For World Prematurity Day, Not Impossible Now interviewed James Roberts, who hopes his low-cost inflatable incubator can one day save premature babies’ lives in developing countries.

Today is World Prematurity Day, which raises awareness about the serious crisis of premature births around the world. James Roberts set out to do something about it. 

The 23-year-old British inventor created a low-cost inflatable incubator that can be used in developing countries. Called the MOM incubator, Roberts recently received $45,000 for winning this year's James Dyson Award for the idea.

“I had many bigger companies and people who I was asking for advice telling me what I was doing was almost impossible,” Roberts told Not Impossible Now in an email interview. “It almost made me want to try and prove them wrong even more.”

Read more of Not Impossible Now’s interview with Roberts below:

James Roberts with the MOM incubator. (Photo courtesy of Dyson and James Roberts)

James Roberts with the MOM incubator. (Photo courtesy of Dyson and James Roberts)

NIN: What inspired you to create the MOM incubator?

James Roberts: For my final year of University we are given a brief that is very similar to the James Dyson Award brief in that we must design something that solves a problem. I was given this brief and was lucky enough to be sitting in front of my TV at night in my student flat and a program about Syria was on. One segment of this program showed how many premature kids were being born because of the conditions and subsequently how many were dying because of the lack of incubators. They were “losing a generation” because of it. I thought there has to be a better way and tried to solve the problem.

Today is World Prematurity Day, which raises awareness about the global crisis of premature births. How do you hope the MOM incubator will make a difference with this issue?

Roberts: I would love for MOM one day to provide hope for mothers that previously had none. It is a serious issue around the world and one that we take for granted in the developed world. Why shouldn't those children have at least a chance at survival?

Photo courtesy of Dyson and James Roberts

Photo courtesy of Dyson and James Roberts

What was one of the most challenging aspects of making MOM?

Roberts: Finding a heat system that could both work reliably and be cost effective enough was quite hard. I tested many different versions even making my own heaters (which I do not recommend people trying as I almost electrocuted myself) until I landed on simple ceramic plates that could work in nearly any situation easily. Getting someone to help me make the inflatable part was also very difficult as it is very bespoke and was a challenge to do.

How were you able to bring down the costs of MOM versus regular incubators?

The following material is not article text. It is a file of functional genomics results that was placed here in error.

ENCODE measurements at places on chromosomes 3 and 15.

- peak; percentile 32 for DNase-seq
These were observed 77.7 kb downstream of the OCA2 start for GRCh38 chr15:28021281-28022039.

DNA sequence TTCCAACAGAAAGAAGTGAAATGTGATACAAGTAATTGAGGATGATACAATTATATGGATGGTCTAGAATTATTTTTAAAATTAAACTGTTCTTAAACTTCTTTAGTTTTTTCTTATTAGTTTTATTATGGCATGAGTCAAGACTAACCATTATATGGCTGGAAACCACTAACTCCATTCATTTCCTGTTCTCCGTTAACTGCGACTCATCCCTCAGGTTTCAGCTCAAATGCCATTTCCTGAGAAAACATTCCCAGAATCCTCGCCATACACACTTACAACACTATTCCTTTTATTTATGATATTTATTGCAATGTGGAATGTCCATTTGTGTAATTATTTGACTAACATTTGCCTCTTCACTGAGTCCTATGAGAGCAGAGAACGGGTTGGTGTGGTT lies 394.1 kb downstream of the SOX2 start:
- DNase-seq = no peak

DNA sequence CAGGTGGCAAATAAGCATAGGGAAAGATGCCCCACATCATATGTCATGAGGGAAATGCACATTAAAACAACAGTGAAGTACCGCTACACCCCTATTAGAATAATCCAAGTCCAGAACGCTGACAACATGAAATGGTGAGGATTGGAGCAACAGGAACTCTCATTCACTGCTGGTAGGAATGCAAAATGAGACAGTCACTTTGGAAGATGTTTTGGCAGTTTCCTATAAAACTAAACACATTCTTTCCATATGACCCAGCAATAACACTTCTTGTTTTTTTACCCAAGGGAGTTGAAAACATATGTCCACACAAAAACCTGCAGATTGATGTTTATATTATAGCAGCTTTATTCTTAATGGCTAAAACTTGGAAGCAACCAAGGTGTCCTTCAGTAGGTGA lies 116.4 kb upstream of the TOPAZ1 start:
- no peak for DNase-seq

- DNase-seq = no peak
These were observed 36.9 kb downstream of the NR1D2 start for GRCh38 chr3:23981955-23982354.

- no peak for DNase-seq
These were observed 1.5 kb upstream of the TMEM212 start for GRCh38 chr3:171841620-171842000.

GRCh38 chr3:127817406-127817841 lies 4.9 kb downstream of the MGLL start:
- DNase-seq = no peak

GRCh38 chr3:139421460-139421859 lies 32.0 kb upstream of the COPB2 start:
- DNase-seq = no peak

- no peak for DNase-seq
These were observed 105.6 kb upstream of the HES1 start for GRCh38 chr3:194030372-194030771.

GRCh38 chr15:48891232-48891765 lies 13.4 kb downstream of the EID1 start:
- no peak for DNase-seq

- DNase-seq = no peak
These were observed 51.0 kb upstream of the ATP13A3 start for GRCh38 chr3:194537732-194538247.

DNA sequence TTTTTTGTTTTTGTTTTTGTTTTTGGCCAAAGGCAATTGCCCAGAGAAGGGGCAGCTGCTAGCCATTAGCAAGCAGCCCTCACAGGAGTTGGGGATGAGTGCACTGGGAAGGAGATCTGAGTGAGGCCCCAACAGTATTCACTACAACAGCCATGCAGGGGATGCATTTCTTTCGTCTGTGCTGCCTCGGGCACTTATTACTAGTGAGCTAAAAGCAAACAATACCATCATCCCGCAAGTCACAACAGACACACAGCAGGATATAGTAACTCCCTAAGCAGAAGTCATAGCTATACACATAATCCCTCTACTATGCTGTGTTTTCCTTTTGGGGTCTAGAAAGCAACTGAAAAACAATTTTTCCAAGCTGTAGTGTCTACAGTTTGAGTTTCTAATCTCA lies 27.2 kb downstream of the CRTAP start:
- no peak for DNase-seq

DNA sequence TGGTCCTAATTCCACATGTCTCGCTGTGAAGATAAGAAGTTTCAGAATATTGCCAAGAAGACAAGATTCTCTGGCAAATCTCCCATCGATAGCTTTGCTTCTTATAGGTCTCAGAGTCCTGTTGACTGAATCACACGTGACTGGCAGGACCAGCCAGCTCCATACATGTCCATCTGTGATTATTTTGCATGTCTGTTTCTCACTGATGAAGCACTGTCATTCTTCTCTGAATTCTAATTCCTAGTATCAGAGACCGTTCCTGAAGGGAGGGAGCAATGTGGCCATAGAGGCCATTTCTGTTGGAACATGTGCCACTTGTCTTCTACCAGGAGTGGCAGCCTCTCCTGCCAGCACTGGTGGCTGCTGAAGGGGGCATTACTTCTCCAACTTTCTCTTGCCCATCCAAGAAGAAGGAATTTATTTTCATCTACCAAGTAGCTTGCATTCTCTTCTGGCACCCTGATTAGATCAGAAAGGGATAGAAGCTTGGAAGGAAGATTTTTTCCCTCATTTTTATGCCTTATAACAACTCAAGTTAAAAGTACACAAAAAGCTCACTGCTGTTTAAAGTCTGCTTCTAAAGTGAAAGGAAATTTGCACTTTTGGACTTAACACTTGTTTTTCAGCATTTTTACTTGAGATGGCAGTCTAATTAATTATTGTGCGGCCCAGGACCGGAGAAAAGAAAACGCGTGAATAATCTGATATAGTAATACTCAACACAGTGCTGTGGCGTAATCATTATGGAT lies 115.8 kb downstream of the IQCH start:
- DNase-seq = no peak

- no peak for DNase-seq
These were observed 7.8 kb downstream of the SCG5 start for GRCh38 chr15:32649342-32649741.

Roberts: The inflatable part of the incubator is very cheap to manufacture. It takes away all the molding and tooling needs of traditional incubators. The technology used inside the incubator is also very simple and basically just puts together already used technology in new ways. You could probably buy everything you needed to make it at a local computer store.

After research from various professionals, I also found out what was absolutely necessary for the incubator to help children in the developing world. It is almost a back to basics incubator that only provides what the child needs. Typical expensive incubators have features like weight scales or brain scanners, which are useful but not necessary in many situations. The three things MOM provides are a stable heat environment, humidification and a phototherapy unit.

James Dyson, left, and James Roberts. (Photo courtesy of Dyson and James Roberts)

James Dyson, left, and James Roberts. (Photo courtesy of Dyson and James Roberts)

What was it like to meet James Dyson? Did he have any advice for you?

Roberts: Meeting James Dyson was amazing. He is someone I always looked up to in that he had an idea and went all the way with it, not listening to the bigger companies and was successful. He actually surprised me. He told me he was looking over all 20 of the contestants and after looking over mine he stuck his hand out and told me I had won. I almost collapsed.

He told me not to give up my idea and try to take it forward and actually help some people, which is advice I am definitely going to take.

What advice do you have for young students who have an idea that they hope can make a difference in the world but don’t know where to start?

Roberts: My advice would be: (1) Not to listen to what other people say about what you are trying to do. I had many bigger companies and people who I was asking for advice telling me what I was doing was almost impossible and what did I know as someone who hasn't even finished University. It almost made me want to try and prove them wrong even more. 

(2) RESEARCH!!! The Internet is an amazing tool, and you can find a lot of information. I started knowing nothing about incubators or the needs of the developing world and within nine months I think I have a good understanding. Having good research behind you also lets you approach professionals in the field and have an idea of what to ask about. They won’t be of much help if you literally know nothing on the subject and will think you are wasting their time.

Learn more about James Roberts and the MOM incubator at this link and watch a demo of the incubator below.

Top photo courtesy of Dyson and James Roberts